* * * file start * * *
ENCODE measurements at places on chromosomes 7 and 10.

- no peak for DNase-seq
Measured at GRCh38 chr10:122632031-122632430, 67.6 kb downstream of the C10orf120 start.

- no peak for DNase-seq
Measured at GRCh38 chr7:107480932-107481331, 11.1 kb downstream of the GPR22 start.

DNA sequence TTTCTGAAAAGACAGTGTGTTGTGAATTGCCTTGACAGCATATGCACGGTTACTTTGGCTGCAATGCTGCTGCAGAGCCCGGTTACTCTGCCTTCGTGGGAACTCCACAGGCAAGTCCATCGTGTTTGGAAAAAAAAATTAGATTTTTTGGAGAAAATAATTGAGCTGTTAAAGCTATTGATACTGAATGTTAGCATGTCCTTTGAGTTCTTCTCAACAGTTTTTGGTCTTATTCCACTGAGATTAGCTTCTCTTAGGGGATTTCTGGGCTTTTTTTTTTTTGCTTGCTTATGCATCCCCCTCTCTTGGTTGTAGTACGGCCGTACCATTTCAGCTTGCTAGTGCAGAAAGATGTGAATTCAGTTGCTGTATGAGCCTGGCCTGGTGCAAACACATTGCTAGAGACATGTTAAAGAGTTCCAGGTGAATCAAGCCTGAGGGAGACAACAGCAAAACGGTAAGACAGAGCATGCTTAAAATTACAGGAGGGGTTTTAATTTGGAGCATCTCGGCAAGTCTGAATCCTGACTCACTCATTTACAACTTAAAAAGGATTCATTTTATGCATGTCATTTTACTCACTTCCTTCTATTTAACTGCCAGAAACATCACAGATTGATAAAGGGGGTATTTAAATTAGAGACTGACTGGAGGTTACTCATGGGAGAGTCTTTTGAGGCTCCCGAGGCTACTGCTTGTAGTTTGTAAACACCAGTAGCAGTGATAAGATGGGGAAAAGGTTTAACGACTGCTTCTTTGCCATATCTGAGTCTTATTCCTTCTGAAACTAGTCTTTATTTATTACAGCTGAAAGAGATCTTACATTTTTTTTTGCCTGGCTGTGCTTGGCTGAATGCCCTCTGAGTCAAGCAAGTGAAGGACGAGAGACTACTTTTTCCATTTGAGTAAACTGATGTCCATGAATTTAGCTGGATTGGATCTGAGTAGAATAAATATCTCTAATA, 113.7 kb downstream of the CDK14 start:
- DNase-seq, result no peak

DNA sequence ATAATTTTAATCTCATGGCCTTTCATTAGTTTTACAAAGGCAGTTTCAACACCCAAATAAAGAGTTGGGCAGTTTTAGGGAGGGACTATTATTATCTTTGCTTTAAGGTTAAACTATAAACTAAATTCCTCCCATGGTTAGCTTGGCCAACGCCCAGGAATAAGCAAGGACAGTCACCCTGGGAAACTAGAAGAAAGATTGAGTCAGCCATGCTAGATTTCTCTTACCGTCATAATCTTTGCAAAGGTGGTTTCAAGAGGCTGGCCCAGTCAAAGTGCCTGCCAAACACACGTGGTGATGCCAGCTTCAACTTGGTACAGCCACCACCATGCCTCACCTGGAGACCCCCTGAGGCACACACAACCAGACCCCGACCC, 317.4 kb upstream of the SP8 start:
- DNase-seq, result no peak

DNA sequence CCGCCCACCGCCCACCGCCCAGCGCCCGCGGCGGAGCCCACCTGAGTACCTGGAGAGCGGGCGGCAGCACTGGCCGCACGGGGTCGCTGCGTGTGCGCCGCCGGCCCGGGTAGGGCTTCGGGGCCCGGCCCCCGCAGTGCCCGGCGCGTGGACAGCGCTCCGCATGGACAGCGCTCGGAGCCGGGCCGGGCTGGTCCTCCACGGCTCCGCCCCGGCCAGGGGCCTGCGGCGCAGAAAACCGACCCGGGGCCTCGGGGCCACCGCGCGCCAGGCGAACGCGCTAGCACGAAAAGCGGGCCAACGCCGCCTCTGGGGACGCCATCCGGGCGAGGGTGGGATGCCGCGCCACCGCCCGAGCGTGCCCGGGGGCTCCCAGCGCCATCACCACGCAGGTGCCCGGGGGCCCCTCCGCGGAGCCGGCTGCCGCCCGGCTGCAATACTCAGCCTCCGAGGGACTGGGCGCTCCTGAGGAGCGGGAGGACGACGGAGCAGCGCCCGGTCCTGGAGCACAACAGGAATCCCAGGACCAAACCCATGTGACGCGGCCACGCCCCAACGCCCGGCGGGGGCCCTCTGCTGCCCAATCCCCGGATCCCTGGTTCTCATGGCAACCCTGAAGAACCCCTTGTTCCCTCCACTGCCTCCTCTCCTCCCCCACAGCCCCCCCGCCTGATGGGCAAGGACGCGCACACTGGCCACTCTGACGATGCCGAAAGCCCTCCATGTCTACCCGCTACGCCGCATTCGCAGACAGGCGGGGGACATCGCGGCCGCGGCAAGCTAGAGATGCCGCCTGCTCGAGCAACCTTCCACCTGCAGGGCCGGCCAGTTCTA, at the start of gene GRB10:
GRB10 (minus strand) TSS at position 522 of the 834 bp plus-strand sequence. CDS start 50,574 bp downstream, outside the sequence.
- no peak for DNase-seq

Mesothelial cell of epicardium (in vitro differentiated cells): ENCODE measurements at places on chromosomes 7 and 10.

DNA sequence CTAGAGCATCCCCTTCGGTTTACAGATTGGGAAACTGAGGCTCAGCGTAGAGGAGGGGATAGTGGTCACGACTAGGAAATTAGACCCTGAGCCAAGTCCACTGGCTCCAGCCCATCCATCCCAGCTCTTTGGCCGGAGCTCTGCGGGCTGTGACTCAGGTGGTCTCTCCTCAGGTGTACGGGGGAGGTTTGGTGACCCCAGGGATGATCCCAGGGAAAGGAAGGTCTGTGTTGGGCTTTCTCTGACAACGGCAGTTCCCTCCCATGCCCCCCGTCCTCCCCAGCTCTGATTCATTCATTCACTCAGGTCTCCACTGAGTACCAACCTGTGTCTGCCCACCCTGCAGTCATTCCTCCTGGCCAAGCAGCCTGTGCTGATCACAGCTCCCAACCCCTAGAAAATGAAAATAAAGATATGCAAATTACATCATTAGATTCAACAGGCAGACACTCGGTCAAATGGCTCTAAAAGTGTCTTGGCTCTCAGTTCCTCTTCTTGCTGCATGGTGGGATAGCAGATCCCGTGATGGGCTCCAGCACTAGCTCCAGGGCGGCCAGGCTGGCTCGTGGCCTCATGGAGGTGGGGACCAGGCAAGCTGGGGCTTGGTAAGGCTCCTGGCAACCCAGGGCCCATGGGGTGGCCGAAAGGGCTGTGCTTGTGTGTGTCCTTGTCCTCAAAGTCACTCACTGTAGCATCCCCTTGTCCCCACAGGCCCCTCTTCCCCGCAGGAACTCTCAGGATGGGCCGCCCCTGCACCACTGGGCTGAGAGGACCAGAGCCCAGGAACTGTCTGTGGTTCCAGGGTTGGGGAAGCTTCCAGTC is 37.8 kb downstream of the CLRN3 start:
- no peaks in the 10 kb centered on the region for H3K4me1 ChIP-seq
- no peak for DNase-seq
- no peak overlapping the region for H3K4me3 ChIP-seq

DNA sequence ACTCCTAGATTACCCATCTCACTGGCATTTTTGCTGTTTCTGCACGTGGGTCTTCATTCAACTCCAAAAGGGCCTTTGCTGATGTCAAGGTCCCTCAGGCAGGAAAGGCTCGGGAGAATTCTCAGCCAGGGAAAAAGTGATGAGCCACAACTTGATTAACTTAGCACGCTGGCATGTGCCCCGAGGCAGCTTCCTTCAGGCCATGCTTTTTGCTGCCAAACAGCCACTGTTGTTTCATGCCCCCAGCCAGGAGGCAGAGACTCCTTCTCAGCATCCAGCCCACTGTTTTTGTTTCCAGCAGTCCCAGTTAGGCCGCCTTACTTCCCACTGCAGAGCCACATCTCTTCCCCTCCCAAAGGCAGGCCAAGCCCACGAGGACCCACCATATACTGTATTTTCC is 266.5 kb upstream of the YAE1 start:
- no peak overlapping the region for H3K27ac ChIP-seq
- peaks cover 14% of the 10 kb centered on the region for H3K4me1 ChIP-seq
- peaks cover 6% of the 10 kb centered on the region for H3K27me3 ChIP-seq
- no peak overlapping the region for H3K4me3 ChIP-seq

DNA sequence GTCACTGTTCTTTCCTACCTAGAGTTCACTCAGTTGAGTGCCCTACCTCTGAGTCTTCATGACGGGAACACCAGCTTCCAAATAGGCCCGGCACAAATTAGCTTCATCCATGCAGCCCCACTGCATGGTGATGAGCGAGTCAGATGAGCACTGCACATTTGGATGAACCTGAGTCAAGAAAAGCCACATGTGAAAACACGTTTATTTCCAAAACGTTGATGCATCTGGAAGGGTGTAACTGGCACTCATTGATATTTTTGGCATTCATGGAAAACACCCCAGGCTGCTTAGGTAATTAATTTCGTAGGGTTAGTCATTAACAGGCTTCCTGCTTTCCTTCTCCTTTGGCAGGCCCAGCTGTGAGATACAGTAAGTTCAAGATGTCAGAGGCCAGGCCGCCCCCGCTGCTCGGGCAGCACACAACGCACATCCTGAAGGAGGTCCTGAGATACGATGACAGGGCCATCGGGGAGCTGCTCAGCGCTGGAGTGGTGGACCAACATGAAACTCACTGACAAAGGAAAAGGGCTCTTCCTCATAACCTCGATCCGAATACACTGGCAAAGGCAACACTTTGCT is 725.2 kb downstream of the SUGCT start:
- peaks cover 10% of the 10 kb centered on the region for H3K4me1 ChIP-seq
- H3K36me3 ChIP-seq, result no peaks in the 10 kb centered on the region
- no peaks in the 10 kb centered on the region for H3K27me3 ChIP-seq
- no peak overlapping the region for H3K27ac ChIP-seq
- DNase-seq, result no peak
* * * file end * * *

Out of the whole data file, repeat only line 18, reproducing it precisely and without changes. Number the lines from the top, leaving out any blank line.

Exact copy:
DNA sequence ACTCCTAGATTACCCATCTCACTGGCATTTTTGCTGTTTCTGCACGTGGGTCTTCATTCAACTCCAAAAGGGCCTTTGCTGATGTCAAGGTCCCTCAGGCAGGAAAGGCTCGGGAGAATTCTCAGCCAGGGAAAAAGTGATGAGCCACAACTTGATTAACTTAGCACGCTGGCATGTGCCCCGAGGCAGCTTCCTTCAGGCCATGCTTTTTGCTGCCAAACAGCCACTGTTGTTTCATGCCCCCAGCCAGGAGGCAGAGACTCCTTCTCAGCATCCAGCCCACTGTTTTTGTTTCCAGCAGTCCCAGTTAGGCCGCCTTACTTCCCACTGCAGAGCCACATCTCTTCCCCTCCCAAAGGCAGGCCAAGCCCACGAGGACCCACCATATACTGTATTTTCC is 266.5 kb upstream of the YAE1 start: